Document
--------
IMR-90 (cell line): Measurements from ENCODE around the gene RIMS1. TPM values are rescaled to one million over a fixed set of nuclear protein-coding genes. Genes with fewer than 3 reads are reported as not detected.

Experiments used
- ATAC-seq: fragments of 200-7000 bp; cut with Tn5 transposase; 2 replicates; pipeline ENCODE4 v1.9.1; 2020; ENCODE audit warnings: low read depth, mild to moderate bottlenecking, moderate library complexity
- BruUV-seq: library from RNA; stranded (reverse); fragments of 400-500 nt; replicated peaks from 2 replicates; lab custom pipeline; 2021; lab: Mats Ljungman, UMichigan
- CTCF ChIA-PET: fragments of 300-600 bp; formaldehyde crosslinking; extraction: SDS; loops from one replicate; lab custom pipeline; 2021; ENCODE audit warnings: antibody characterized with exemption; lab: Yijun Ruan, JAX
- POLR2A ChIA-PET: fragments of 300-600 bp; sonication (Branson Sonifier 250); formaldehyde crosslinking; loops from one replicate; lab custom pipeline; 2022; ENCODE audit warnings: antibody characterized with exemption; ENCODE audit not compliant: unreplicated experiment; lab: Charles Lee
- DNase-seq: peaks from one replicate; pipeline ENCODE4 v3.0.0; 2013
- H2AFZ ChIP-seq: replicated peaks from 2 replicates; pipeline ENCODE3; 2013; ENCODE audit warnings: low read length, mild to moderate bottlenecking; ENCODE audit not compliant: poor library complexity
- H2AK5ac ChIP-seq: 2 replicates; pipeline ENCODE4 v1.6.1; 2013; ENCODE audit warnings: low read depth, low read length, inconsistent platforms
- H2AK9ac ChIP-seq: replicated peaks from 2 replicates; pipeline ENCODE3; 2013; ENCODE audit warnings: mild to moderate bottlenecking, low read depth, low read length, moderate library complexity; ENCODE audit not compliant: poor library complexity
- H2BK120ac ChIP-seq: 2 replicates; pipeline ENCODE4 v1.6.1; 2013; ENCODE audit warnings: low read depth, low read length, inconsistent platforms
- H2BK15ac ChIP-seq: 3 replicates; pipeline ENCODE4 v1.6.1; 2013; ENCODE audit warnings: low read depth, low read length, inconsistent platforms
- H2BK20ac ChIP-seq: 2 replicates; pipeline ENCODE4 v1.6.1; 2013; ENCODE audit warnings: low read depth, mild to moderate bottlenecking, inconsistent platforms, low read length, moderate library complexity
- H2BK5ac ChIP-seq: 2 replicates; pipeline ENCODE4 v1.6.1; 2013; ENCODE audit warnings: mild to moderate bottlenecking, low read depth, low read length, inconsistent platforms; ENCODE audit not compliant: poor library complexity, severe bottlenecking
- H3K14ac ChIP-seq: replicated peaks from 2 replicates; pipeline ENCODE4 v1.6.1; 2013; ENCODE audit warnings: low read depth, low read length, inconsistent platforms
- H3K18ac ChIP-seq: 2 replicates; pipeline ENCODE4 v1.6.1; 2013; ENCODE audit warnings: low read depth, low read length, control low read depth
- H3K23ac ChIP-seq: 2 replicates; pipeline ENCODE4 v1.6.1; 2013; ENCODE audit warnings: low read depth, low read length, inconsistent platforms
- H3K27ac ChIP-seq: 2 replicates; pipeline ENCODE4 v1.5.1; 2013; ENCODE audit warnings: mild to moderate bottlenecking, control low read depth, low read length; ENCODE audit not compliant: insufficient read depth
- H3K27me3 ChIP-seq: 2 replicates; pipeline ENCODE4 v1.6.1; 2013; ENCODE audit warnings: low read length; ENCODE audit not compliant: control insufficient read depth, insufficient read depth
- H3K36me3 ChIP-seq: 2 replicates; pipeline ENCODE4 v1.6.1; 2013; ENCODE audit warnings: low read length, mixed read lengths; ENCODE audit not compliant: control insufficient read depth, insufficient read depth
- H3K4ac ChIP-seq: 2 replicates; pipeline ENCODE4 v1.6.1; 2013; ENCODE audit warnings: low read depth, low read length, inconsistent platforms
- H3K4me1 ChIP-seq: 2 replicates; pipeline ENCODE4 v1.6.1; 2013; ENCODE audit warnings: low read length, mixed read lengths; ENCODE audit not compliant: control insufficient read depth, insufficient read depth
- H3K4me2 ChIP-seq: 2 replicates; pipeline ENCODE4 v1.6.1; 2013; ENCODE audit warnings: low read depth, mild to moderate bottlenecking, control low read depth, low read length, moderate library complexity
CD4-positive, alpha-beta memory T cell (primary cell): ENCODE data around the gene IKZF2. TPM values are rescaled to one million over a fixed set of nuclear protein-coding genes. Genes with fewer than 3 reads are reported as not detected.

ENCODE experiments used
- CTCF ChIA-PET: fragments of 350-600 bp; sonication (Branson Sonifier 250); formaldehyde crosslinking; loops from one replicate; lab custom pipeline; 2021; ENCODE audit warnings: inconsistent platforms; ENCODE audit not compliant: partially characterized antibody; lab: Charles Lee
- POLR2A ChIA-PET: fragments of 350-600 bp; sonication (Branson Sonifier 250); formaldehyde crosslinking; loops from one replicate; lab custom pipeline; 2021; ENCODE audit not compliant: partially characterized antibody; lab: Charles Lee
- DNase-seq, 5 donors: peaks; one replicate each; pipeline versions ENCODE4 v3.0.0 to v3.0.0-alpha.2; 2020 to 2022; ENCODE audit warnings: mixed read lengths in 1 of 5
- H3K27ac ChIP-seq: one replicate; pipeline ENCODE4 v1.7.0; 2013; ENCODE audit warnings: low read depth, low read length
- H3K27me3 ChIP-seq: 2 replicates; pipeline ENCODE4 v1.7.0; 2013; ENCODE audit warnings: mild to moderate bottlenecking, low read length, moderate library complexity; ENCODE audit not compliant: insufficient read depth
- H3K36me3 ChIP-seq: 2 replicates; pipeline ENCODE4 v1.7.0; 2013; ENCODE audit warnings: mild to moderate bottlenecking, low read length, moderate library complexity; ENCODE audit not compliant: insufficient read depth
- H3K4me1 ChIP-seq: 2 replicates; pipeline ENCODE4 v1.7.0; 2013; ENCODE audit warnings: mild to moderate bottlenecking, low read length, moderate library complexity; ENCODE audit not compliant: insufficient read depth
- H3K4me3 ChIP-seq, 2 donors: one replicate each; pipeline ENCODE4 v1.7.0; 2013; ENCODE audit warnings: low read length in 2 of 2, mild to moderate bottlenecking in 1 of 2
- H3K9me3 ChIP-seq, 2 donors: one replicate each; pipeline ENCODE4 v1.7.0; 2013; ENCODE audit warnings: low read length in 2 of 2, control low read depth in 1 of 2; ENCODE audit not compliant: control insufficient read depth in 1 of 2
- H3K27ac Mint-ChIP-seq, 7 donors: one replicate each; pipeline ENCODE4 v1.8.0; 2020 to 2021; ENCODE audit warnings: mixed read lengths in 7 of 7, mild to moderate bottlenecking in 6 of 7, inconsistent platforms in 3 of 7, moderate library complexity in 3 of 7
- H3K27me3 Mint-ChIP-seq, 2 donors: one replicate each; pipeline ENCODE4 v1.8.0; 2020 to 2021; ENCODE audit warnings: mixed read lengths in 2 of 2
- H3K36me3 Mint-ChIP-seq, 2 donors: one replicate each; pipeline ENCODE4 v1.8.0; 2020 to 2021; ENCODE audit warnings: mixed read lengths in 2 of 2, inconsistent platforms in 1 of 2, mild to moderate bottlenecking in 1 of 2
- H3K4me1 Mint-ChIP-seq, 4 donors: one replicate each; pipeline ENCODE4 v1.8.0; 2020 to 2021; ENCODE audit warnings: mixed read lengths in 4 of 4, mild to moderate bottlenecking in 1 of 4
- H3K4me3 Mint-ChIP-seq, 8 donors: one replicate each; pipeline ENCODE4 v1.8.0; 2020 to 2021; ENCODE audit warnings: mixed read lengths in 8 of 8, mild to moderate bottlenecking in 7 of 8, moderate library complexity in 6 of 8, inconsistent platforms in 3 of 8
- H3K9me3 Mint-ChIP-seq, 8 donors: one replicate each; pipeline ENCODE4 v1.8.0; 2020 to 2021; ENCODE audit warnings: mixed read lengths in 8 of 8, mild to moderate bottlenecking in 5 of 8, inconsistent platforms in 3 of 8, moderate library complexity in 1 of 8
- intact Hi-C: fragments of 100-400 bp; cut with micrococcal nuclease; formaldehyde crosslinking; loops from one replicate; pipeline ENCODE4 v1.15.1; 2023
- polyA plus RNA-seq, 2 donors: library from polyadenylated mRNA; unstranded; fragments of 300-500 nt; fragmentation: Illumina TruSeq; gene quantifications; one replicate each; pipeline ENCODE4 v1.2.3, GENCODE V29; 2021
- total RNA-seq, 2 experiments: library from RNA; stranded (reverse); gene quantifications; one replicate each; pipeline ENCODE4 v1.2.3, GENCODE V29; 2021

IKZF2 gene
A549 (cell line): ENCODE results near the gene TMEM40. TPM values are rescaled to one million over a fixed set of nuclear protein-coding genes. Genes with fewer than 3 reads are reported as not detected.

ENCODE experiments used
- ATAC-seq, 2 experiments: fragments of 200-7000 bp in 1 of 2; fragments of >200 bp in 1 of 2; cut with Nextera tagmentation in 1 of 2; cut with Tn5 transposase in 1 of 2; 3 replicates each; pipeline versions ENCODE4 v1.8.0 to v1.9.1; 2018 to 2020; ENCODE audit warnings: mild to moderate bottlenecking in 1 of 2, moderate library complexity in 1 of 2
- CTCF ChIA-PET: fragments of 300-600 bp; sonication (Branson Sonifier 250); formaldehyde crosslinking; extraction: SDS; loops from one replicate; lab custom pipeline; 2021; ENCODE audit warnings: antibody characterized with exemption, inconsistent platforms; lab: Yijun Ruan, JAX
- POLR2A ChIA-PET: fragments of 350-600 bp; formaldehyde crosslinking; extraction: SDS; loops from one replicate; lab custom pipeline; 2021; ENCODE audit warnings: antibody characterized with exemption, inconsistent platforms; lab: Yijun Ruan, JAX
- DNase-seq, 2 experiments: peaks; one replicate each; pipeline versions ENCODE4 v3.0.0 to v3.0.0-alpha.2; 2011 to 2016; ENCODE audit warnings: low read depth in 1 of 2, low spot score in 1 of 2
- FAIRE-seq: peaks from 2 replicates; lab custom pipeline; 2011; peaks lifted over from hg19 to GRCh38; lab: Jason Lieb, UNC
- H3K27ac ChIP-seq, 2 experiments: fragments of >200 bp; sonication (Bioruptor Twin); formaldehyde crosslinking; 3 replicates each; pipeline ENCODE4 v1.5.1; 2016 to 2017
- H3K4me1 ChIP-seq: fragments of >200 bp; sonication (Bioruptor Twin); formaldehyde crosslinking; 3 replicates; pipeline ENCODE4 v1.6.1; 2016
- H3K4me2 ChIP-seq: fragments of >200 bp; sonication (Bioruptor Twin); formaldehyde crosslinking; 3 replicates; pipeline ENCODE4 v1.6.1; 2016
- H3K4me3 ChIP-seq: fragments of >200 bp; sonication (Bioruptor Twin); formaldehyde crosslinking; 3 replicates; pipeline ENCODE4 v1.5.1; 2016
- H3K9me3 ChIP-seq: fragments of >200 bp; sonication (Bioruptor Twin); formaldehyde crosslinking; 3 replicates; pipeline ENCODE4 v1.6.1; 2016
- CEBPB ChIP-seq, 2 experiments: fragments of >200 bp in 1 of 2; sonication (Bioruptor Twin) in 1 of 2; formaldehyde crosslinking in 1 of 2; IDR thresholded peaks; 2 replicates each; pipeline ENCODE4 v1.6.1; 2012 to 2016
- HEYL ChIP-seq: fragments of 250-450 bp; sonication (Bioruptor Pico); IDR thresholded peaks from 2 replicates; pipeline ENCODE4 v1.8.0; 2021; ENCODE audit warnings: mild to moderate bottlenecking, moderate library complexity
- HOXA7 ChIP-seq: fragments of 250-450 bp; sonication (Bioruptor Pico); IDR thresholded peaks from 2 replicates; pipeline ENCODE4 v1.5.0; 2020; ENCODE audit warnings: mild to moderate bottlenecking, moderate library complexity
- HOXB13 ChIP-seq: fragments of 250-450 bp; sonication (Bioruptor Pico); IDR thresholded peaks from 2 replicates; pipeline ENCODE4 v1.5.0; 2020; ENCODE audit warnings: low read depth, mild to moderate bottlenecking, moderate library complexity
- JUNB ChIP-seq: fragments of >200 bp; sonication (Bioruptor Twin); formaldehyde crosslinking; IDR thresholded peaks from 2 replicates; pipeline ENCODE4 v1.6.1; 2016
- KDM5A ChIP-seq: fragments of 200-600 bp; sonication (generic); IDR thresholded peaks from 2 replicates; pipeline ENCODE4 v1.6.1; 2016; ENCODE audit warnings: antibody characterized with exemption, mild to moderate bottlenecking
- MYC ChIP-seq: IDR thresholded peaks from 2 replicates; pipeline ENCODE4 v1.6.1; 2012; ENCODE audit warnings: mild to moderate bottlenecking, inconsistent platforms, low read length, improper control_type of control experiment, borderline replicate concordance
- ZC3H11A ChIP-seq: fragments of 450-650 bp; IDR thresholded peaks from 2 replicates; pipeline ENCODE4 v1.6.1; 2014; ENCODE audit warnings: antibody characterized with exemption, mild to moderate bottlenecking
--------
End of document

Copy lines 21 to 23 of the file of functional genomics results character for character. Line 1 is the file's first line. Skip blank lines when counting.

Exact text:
- H3K4ac ChIP-seq: 2 replicates; pipeline ENCODE4 v1.6.1; 2013; ENCODE audit warnings: low read depth, low read length, inconsistent platforms
- H3K4me1 ChIP-seq: 2 replicates; pipeline ENCODE4 v1.6.1; 2013; ENCODE audit warnings: low read length, mixed read lengths; ENCODE audit not compliant: control insufficient read depth, insufficient read depth
- H3K4me2 ChIP-seq: 2 replicates; pipeline ENCODE4 v1.6.1; 2013; ENCODE audit warnings: low read depth, mild to moderate bottlenecking, control low read depth, low read length, moderate library complexity